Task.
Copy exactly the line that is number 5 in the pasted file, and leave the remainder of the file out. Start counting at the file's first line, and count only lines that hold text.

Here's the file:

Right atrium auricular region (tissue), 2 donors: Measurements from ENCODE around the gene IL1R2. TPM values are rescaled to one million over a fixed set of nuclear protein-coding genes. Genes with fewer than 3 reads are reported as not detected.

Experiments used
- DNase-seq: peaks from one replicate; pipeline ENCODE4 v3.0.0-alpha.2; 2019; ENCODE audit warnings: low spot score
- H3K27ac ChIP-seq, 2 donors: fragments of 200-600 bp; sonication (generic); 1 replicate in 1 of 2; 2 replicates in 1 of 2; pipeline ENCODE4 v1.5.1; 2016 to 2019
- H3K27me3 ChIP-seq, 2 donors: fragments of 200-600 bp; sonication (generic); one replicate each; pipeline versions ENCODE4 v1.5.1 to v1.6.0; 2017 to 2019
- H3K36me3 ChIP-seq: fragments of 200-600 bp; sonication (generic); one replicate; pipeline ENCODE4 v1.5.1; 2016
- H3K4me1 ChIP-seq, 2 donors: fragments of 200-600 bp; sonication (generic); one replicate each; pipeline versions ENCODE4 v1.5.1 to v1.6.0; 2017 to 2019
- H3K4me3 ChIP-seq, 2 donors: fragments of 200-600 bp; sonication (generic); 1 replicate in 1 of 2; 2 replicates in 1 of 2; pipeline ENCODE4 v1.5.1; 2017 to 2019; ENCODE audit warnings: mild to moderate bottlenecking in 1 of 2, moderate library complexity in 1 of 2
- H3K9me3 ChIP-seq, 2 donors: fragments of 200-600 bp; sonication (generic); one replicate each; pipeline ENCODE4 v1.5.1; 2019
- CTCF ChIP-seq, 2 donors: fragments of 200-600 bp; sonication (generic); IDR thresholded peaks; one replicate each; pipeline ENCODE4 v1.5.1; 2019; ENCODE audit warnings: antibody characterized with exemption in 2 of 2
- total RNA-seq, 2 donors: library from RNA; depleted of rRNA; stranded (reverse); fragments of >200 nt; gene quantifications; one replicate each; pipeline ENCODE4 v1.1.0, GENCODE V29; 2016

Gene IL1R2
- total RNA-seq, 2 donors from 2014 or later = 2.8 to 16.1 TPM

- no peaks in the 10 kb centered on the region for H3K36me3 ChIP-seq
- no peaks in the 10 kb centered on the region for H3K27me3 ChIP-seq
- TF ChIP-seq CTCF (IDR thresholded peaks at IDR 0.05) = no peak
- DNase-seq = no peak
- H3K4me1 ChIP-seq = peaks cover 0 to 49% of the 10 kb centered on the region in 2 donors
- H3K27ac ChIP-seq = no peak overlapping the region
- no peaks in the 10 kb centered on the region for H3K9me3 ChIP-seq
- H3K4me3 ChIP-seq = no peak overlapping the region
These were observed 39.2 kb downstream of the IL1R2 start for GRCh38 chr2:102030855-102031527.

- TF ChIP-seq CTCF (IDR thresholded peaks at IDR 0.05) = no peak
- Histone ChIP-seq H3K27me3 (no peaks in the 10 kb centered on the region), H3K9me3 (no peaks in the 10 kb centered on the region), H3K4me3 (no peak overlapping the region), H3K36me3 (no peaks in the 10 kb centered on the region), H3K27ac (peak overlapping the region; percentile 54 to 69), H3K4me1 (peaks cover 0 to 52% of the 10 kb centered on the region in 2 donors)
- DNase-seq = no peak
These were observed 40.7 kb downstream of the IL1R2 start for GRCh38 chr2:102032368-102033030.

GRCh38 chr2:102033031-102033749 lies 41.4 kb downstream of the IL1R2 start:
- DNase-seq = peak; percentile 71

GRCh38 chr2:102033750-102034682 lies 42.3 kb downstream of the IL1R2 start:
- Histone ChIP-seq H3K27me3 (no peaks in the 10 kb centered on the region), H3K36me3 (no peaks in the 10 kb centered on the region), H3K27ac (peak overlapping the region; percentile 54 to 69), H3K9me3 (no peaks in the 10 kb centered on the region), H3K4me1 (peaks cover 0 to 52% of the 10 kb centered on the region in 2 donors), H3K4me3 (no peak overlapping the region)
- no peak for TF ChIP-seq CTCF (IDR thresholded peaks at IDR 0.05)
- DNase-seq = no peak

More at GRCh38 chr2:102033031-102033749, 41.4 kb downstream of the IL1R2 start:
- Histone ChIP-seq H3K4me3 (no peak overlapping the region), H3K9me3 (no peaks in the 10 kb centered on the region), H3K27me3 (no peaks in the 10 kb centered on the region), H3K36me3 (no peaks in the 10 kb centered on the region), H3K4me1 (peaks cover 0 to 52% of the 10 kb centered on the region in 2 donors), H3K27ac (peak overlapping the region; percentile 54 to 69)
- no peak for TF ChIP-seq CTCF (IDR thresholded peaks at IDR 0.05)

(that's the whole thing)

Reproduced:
- H3K27me3 ChIP-seq, 2 donors: fragments of 200-600 bp; sonication (generic); one replicate each; pipeline versions ENCODE4 v1.5.1 to v1.6.0; 2017 to 2019